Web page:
Since President Donald Trump signed his ‘extreme vetting’ executive order on Friday, there has been a flurry of legal action, including at least a half a dozen lawsuits filed against Trump and his administration across the country. So far, several judges have ordered stays, putting a temporary stop to very limited portions of the law to prevent approved visa holders and green card holders from being deported from the United States. As of this writing, however, no federal judge has weighed in on the actual constitutionality of the executive order. In other words, is it legal? Can President Trump just do something like this? Will the courts ultimately be on his side when it comes down to the heart of Trump’s executive action?
Oh, if only the answer was easy. This is a very complicated issue, and we found that immigration experts, all of whom have spent their careers studying this field, are deeply divided as well. Without oversimplifying, there are some who contend that federal law simply forbids what Trump is doing. Others believe Trump is in the clear legally because the “plenary power doctrine” allows the legislative and executive branches to have sole power to regulate all aspects of immigration. Still, there are other experts who believe that even despite the plenary power doctrine, the Constitution does not allow discrimination on the basis of religion or race/ethnicity/national origin even for immigration policy. We will be updating this article with more responses from experts as we get them.
What does the Executive Order say?
Here is the full text of the order which was signed Friday afternoon.
- The order suspends the Refugee Admissions Program for 120 days
- Indefinitely blocks all refugees from Syria
- The order bans people from mostly Muslim countries, with suspected terrorism links, including Iran, Iraq, Libya, Somalia, Sudan, Syria and Yemen from entering the United States for 90 days.
- The order specifically carves out an exception and directs the Secretaries of State and Homeland Security to prioritize refugee claims made by persecuted members of religious minorities.
- Despite Trump’s campaign rhetoric, the immigration order was very careful not to single out Muslims in particular
David Cole, National Legal Director of the ACLU and professor at Georgetown University, said that the Executive Order violates the “clearest command of the Establishment Clause” of the U.S. Constitution. The Establishment Clause of the First Amendment says “Congress shall make no law respecting an establishment of religion, or prohibiting the free exercise thereof….” Cole believes one of the critical questions on whether this EO is legal under the Establishment Clause is its intent and effect. In other words, if Trump’s order intended to disfavor a particular religion, then there is no doubt that he violated the Establishment Clause. Cole then goes on to list examples which he says prove that the order was intended to do just that. And in fact, one of Trump’s campaign advisors, Rudy Guiliani even said on a Sunday talk show that Trump had previously asked him about how to do a Muslim ban “legally.”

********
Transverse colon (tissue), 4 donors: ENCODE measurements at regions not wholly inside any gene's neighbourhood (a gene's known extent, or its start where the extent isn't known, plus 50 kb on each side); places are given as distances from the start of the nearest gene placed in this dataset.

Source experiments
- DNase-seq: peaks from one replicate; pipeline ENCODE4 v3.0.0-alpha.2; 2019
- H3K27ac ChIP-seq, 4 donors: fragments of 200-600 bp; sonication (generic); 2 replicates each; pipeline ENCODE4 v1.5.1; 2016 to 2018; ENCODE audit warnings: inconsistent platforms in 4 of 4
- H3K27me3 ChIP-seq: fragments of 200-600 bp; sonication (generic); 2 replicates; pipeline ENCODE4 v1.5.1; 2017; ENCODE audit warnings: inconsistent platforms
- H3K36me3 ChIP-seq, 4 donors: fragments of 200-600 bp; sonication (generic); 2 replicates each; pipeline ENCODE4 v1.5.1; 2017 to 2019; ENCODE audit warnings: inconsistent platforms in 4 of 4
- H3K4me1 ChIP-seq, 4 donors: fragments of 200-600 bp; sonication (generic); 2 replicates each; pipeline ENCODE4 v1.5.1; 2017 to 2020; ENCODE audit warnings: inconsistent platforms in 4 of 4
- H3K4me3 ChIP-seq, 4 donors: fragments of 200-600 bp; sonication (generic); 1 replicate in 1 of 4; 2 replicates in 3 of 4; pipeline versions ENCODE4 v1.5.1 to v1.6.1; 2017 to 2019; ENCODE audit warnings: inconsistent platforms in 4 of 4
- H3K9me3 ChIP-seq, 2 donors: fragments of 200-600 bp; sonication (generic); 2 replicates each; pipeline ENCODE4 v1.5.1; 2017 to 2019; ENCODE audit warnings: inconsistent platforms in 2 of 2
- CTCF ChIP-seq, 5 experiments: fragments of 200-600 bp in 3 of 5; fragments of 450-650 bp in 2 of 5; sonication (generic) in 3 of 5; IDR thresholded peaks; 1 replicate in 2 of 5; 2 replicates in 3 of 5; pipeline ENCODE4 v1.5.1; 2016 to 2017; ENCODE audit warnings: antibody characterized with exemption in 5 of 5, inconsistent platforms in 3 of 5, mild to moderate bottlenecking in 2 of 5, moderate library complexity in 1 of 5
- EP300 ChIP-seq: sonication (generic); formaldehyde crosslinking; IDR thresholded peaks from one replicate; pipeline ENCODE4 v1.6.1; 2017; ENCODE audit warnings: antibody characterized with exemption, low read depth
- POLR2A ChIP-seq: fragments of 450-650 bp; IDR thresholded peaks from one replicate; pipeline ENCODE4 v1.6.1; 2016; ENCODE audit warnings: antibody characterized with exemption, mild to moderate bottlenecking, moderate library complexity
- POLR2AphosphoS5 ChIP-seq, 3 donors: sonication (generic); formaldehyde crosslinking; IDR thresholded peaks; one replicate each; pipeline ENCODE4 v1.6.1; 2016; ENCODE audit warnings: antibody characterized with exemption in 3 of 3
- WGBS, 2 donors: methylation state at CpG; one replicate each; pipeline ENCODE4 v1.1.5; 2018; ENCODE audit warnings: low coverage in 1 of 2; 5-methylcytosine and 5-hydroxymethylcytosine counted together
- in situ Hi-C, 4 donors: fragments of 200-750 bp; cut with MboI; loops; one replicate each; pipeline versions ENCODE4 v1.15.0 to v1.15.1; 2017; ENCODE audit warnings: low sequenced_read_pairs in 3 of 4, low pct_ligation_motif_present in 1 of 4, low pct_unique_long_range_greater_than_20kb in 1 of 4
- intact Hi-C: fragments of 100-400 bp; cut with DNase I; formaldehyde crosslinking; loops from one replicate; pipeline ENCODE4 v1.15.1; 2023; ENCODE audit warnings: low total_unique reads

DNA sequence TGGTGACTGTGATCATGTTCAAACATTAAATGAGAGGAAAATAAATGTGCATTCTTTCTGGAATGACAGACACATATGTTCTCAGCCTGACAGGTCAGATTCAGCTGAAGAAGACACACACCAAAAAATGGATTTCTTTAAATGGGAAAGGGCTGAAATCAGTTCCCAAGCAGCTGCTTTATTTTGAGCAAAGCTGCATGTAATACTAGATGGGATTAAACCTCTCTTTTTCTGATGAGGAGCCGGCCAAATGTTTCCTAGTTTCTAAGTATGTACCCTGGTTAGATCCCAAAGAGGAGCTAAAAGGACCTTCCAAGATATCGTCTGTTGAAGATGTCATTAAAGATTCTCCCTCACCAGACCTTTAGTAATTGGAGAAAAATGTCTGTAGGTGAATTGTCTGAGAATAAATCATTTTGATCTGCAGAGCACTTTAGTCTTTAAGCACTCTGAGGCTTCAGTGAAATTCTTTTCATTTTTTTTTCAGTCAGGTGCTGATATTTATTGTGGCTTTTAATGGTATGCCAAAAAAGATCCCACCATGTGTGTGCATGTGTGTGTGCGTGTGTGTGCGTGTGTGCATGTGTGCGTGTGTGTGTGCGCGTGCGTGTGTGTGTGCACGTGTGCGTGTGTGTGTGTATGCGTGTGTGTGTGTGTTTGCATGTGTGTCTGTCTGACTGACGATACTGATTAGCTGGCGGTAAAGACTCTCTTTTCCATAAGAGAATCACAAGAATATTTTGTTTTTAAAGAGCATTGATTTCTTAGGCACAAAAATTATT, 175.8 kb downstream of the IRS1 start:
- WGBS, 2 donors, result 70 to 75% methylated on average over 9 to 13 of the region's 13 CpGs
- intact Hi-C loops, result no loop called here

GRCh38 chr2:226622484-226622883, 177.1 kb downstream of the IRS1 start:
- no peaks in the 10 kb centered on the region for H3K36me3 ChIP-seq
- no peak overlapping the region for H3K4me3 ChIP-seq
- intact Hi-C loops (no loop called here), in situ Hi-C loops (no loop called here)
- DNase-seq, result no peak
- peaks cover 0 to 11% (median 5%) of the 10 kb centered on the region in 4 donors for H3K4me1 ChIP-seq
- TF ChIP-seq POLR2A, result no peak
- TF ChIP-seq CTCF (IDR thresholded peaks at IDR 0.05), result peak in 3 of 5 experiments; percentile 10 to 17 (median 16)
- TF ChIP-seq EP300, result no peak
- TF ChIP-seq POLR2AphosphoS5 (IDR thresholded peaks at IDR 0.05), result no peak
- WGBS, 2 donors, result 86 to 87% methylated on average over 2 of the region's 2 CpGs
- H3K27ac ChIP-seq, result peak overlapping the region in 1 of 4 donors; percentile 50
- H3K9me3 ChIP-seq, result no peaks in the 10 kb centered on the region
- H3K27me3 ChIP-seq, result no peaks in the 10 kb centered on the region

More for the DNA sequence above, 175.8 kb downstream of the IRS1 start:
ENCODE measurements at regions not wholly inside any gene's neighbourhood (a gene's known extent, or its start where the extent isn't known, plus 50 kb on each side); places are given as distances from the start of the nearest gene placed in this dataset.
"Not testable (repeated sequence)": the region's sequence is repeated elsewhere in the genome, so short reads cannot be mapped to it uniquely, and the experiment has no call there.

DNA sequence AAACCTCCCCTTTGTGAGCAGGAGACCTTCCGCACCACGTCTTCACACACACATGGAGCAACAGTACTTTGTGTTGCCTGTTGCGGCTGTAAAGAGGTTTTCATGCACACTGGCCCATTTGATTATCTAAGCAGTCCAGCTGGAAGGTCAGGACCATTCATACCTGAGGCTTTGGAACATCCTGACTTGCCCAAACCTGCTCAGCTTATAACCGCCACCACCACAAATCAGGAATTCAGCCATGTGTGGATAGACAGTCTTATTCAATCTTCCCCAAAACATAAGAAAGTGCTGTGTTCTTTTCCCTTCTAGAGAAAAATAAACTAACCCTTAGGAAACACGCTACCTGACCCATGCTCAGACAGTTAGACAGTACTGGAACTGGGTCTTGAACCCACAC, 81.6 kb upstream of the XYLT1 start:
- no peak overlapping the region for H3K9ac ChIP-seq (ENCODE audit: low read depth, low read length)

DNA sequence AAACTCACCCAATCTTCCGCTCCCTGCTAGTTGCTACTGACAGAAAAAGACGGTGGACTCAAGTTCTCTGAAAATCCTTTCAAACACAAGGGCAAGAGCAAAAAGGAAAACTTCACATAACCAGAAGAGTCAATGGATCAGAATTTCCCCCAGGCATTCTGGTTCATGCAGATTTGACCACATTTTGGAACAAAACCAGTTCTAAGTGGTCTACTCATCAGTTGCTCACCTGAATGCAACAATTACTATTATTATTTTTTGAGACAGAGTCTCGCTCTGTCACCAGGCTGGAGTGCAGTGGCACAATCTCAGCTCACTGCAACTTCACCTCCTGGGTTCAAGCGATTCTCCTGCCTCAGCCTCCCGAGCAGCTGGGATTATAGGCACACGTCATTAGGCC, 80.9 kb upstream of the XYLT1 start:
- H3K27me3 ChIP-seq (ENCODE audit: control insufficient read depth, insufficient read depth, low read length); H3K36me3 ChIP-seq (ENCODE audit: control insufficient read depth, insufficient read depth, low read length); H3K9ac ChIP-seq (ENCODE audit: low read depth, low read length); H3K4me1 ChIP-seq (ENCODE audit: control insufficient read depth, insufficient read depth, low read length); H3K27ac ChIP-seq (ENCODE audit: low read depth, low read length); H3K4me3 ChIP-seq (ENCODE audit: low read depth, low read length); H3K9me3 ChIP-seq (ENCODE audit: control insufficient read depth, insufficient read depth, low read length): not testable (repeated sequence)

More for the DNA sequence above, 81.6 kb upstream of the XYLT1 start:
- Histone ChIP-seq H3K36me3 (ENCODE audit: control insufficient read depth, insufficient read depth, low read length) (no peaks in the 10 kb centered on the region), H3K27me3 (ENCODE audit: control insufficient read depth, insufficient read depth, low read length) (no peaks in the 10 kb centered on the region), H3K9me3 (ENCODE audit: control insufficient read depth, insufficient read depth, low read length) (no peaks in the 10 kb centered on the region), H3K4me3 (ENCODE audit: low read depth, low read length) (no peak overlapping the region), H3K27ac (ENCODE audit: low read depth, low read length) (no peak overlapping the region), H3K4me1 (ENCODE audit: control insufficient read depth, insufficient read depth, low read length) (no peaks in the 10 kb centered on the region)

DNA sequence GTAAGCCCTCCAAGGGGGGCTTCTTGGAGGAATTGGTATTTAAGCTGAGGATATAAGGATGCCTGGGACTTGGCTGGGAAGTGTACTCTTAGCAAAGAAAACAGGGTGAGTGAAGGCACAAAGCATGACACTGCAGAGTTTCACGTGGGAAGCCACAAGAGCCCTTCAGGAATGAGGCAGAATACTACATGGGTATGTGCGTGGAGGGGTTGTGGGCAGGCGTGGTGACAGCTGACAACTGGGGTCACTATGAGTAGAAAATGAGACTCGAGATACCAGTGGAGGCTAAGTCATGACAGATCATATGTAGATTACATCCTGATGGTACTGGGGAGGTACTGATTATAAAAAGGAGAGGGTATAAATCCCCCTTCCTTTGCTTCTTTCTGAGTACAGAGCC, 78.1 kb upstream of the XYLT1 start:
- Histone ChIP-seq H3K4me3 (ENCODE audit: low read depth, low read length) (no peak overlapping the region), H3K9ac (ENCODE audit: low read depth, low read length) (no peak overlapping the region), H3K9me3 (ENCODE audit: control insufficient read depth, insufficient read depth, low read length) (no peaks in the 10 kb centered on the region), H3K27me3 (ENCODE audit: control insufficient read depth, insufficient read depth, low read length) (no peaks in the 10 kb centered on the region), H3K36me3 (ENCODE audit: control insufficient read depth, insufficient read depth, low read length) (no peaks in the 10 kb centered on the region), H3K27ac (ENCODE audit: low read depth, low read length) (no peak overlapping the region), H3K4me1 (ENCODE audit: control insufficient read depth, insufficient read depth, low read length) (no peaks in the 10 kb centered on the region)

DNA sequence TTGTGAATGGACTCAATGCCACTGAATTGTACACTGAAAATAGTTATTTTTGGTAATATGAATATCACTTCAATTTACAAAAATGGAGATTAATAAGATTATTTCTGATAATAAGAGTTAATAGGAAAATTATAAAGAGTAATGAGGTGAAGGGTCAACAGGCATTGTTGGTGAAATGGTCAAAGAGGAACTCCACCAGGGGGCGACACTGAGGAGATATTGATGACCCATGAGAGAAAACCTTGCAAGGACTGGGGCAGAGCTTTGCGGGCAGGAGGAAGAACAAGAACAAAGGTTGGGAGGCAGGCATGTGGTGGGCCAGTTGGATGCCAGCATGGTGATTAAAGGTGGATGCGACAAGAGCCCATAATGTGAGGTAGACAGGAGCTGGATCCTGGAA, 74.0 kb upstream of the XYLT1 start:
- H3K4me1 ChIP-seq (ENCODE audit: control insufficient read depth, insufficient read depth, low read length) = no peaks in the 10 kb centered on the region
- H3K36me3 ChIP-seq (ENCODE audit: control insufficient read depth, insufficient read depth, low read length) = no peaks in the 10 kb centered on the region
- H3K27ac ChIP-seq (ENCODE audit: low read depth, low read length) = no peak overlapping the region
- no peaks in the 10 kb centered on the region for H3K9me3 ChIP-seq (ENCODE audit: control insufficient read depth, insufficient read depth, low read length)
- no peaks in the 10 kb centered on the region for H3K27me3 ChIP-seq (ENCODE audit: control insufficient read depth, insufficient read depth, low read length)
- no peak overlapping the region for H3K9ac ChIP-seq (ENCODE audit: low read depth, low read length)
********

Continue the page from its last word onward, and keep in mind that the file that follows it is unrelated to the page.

Adam Cox, the Robert A. Kindler Professor of Law at NYU, and immigration expert, believes that the law is unconstitutional. He believes that even though the Supreme Court has traditionally given Congress and the President broad authority over immigration policy, this doesn’t given Trump the license to discriminate. Cox writes:
In short: the Supreme Court has never upheld an immigration policy that openly discriminated on the basis of race or religion during a period of constitutional history when such a policy would have been clearly unconstitutional in the domestic context.
The upshot is that there is a very good chance that the Supreme Court–and even more certainly many lower court judges–would strike down an immigration policy (even an admissions policy for people who have never entered the United States) if they see it as amounting to open discrimination on the basis of race or religion. And such a holding would not mean that courts were “abandoning” or walking back the plenary power.